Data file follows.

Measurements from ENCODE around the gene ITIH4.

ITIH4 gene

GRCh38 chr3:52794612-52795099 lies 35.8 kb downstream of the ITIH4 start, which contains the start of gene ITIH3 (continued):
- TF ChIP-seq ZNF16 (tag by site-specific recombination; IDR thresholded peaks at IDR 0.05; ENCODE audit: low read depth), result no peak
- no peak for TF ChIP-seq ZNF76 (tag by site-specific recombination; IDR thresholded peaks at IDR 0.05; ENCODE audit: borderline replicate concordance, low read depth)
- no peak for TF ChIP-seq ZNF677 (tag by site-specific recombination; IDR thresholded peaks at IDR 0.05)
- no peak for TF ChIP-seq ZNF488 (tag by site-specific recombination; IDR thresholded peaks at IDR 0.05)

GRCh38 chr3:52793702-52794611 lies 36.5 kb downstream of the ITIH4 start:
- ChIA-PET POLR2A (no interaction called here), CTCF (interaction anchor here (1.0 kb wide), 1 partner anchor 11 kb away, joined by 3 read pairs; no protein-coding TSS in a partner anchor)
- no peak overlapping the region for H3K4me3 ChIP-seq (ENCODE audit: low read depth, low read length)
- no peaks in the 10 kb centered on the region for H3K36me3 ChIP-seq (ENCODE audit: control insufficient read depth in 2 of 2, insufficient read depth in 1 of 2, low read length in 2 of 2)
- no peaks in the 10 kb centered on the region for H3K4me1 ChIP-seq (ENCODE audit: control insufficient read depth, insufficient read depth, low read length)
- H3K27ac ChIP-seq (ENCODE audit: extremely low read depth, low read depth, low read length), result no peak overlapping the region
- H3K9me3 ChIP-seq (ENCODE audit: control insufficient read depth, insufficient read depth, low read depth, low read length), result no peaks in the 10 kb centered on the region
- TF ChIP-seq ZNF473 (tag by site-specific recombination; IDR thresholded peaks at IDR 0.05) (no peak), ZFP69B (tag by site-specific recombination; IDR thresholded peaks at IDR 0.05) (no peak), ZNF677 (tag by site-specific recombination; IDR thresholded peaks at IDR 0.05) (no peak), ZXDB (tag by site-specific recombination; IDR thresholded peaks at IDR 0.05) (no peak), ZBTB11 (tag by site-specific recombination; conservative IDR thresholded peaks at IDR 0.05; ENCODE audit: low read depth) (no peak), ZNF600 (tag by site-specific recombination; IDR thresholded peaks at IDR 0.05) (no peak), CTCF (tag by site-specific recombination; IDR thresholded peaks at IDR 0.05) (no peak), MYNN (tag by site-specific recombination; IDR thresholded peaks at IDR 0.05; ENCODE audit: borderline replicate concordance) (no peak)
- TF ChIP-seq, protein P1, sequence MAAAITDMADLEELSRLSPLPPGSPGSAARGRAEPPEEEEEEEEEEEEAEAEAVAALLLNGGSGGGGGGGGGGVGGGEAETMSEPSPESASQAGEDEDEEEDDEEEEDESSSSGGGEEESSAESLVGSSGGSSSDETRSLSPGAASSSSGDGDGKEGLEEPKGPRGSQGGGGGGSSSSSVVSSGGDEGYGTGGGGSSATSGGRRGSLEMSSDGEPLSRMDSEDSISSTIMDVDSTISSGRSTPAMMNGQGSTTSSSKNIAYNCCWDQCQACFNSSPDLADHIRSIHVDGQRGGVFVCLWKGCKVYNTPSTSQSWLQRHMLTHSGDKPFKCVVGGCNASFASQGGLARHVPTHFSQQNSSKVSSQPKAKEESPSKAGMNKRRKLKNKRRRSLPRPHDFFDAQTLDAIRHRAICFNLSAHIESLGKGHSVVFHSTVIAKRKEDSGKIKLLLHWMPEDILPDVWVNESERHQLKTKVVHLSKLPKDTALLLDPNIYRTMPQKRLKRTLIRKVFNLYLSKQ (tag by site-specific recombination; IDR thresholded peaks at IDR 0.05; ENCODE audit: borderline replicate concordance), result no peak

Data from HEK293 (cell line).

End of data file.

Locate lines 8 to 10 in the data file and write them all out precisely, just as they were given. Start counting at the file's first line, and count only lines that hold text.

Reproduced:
GRCh38 chr3:52793702-52794611 lies 36.5 kb downstream of the ITIH4 start:
- ChIA-PET POLR2A (no interaction called here), CTCF (interaction anchor here (1.0 kb wide), 1 partner anchor 11 kb away, joined by 3 read pairs; no protein-coding TSS in a partner anchor)
- no peak overlapping the region for H3K4me3 ChIP-seq (ENCODE audit: low read depth, low read length)